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    Sep 8, 2003
    #5
    You have a few things you can do here... one is the easy way, one is the 'right' way (IMO).

    The easy way is to catch the exception as suggested. The 'try' block should encapsulate your thread loop, and so when it catches, it will jump out of your loop and let you exit semi-gracefully. But if you can make the try block as small as possible and return from the catch block, that is preferable. However, this might not catch all exceptions, so it will probably work, but there is a chance it won't.

    The problem I see here is your thread is trying to manipulate your UI directly, but it is a data producer, not a data consumer. It is risky and usually bad form to try to access UI elements across thread boundaries, and makes code harder to maintain in the future. I personally (at best) would pass it the path and NSMutableArray that the data will be going into. A thread should be as light-weight as possible, so try to avoid giving it direct control over objects it doesn't need to be touching. If you use CoreData, give it access to the Managed Object Context, which should be thread safe. Otherwise, give it access to the NSMutableArray driving your array controller. This isn't because it doesn't work, but rather it makes threading easier to manage.

    Last and probably least, there should be some messaging mechanism to let you signal your thread to die. This will let you synchronize your thread death with the death of the document/app correctly. Usually this is done with some sort of code similar to this psudeocode:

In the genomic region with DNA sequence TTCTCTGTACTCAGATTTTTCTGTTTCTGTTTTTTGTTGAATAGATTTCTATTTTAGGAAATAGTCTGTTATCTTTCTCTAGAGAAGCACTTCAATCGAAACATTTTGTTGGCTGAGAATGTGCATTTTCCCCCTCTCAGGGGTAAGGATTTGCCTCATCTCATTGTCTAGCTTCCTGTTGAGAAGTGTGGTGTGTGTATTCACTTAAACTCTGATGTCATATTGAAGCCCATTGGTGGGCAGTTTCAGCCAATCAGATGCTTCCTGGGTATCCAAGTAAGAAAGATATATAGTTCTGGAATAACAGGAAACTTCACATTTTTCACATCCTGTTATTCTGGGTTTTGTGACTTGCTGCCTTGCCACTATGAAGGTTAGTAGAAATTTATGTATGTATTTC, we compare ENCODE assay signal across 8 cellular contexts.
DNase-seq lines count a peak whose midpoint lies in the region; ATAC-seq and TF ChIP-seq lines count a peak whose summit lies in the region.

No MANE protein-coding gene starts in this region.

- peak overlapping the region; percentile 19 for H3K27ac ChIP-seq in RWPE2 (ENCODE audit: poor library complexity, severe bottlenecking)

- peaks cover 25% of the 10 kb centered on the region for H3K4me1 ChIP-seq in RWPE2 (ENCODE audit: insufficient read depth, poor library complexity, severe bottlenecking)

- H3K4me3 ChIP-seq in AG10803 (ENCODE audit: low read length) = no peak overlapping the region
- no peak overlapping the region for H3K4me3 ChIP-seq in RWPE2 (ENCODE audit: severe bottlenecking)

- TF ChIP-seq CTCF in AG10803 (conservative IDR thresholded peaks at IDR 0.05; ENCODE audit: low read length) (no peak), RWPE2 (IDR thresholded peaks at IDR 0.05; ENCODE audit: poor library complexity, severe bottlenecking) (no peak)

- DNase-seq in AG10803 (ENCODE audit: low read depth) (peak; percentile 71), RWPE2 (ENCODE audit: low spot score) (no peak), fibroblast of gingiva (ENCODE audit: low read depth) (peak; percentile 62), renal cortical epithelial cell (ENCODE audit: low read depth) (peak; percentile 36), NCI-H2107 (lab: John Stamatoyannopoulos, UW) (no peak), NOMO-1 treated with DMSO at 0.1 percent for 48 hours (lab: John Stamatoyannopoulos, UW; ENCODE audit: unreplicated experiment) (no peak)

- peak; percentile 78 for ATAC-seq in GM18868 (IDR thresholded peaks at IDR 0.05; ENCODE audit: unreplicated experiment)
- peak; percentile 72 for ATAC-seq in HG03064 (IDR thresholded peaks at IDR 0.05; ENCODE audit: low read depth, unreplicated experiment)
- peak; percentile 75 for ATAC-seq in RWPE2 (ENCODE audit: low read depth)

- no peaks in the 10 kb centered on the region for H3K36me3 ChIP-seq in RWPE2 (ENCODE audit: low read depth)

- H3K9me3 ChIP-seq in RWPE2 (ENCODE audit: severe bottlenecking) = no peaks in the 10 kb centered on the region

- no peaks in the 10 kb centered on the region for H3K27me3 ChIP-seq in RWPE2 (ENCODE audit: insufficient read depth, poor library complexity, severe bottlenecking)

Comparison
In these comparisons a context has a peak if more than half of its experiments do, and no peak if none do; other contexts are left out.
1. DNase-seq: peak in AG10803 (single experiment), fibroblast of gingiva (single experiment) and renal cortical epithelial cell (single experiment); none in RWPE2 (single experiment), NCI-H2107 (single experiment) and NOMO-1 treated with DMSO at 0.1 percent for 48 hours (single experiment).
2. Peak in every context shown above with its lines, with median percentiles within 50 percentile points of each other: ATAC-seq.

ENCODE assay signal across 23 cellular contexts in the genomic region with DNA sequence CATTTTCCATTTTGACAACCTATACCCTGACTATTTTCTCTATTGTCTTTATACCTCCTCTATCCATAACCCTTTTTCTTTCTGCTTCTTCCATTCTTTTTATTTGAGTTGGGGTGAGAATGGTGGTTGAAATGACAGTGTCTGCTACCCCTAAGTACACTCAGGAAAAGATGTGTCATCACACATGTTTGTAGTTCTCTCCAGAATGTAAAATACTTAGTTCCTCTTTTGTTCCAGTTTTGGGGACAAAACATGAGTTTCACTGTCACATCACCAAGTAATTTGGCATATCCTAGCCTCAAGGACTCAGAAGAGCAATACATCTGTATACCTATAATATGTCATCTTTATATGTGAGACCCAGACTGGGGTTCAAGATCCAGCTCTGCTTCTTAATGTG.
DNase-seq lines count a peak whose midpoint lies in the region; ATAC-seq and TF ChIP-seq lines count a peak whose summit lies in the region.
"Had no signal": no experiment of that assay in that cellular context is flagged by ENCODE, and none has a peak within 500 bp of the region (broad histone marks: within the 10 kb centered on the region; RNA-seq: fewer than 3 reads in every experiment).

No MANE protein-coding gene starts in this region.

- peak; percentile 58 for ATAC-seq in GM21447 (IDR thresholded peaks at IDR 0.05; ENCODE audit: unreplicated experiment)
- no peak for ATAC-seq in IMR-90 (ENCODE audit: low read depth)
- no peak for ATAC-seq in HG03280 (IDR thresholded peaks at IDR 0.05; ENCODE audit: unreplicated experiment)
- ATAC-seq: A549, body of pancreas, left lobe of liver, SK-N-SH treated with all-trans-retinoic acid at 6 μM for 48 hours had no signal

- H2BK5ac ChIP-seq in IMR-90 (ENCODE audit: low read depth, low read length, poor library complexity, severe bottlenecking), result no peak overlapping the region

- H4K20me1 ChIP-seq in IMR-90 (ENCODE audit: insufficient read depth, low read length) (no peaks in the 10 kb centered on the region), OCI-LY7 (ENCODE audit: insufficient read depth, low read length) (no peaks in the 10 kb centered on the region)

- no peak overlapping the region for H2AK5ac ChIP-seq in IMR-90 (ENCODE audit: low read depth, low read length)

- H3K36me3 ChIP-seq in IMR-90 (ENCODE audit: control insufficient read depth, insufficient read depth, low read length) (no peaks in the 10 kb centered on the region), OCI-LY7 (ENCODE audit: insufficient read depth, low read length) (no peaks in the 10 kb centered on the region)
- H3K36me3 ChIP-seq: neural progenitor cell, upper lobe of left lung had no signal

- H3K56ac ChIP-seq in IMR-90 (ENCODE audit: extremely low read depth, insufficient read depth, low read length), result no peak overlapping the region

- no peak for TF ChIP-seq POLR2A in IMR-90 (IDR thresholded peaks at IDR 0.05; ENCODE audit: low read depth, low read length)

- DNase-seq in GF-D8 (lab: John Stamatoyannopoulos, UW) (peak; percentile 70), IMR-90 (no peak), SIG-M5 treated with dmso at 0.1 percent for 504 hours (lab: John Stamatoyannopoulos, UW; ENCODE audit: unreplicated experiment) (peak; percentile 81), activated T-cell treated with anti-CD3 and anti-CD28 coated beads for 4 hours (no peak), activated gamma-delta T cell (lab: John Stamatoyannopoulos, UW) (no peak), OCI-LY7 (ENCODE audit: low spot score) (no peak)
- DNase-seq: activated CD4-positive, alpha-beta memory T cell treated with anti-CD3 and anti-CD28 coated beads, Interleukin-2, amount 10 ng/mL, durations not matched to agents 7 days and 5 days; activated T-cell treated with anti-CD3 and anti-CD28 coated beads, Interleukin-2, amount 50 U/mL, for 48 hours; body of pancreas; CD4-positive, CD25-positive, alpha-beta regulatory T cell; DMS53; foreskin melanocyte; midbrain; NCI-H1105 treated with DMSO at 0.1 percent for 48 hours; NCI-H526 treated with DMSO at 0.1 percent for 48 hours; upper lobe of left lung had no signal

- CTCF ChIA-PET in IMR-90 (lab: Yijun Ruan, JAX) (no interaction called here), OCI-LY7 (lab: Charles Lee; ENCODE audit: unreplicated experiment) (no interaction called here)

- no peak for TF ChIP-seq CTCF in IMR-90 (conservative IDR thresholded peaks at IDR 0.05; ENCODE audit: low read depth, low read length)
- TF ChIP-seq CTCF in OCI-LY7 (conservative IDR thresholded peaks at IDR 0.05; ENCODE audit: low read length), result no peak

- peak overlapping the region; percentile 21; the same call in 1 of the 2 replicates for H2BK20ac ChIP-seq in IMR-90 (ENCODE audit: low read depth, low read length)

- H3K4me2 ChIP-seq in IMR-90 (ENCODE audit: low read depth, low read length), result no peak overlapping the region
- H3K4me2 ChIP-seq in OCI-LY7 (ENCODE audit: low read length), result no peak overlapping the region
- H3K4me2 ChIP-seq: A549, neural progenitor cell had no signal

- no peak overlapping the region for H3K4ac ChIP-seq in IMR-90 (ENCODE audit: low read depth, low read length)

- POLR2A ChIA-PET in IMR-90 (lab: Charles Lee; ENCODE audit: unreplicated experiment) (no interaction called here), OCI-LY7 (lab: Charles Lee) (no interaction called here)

Code:
    signal_my_thread_to_die();
    join_thread(thread);
    
    In both NSThread, and pthread, there is a call that lets you 'join' the thread. What this means is that your main thread will block until your other thread is dead. This lets you cleanly exit the thread, which could include cleanup, and then clean up the document before it is completely dealloc'd.
     
  6. cazlar thread starter macrumors 6502

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    Sydney, Australia
    #6
    Thanks again for all the help, I'll definitely look to try separate out the UI stuff if possible, and add more exception catching (I'm terrible with stuff like that - I tend to write "optimistic" programs!).

    In the meantime, I've managed to temporarily hack around it by using a few BOOLs (wantsToClose and canClose) to halt the main thread in windowWillClose: (before anything is destroyed) until the subthread checks back on wantsToClose, and if it sees that it does want to close, tells the main thread "yep, now you can close", then happily kills itself. This seems to work well (but may not be great form!).
     
  7. garethlewis2 macrumors 6502

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    Dec 6, 2006
    #7
    You've fallen into the trap that most developers get into with Cocoa. Oh no, I have to process a gigantic amount of data and I don't want the UI getting stuck when the user presses the go button. Simple, I'll use a thread. No. Don't use a thread unless you have some work that needs to run in the background permantently, or you are splitting the processing of the file into several chunks and spawn several threads processing a seperate part of the file. If no is the answer to any of those, you should be using an NSTimer object.
     
  8. Nutter macrumors 6502